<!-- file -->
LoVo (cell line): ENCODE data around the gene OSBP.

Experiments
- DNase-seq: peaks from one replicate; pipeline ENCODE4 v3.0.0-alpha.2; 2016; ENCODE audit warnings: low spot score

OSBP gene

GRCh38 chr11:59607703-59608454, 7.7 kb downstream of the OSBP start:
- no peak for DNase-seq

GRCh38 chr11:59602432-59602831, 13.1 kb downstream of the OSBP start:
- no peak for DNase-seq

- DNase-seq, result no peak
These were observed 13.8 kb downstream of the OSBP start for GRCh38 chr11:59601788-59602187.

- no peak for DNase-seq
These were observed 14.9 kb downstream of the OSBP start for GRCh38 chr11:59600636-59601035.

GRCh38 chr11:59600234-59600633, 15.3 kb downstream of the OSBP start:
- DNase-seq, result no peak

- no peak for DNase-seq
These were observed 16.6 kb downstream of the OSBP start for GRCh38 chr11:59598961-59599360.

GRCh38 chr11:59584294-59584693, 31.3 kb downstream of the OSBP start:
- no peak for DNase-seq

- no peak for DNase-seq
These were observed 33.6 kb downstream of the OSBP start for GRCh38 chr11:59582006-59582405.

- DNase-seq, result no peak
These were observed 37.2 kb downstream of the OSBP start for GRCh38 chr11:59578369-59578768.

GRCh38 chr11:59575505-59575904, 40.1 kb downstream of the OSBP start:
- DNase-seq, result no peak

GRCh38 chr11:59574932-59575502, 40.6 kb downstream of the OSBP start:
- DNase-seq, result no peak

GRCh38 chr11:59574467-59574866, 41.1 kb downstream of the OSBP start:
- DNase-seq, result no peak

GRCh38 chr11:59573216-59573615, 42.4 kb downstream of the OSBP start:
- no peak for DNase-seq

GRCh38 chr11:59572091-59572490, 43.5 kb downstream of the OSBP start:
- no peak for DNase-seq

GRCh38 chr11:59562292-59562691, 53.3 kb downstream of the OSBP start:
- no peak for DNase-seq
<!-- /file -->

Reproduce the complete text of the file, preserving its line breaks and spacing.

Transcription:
LoVo (cell line): ENCODE data around the gene OSBP.

Experiments
- DNase-seq: peaks from one replicate; pipeline ENCODE4 v3.0.0-alpha.2; 2016; ENCODE audit warnings: low spot score

OSBP gene

GRCh38 chr11:59607703-59608454, 7.7 kb downstream of the OSBP start:
- no peak for DNase-seq

GRCh38 chr11:59602432-59602831, 13.1 kb downstream of the OSBP start:
- no peak for DNase-seq

- DNase-seq, result no peak
These were observed 13.8 kb downstream of the OSBP start for GRCh38 chr11:59601788-59602187.

- no peak for DNase-seq
These were observed 14.9 kb downstream of the OSBP start for GRCh38 chr11:59600636-59601035.

GRCh38 chr11:59600234-59600633, 15.3 kb downstream of the OSBP start:
- DNase-seq, result no peak

- no peak for DNase-seq
These were observed 16.6 kb downstream of the OSBP start for GRCh38 chr11:59598961-59599360.

GRCh38 chr11:59584294-59584693, 31.3 kb downstream of the OSBP start:
- no peak for DNase-seq

- no peak for DNase-seq
These were observed 33.6 kb downstream of the OSBP start for GRCh38 chr11:59582006-59582405.

- DNase-seq, result no peak
These were observed 37.2 kb downstream of the OSBP start for GRCh38 chr11:59578369-59578768.

GRCh38 chr11:59575505-59575904, 40.1 kb downstream of the OSBP start:
- DNase-seq, result no peak

GRCh38 chr11:59574932-59575502, 40.6 kb downstream of the OSBP start:
- DNase-seq, result no peak

GRCh38 chr11:59574467-59574866, 41.1 kb downstream of the OSBP start:
- DNase-seq, result no peak

GRCh38 chr11:59573216-59573615, 42.4 kb downstream of the OSBP start:
- no peak for DNase-seq

GRCh38 chr11:59572091-59572490, 43.5 kb downstream of the OSBP start:
- no peak for DNase-seq

GRCh38 chr11:59562292-59562691, 53.3 kb downstream of the OSBP start:
- no peak for DNase-seq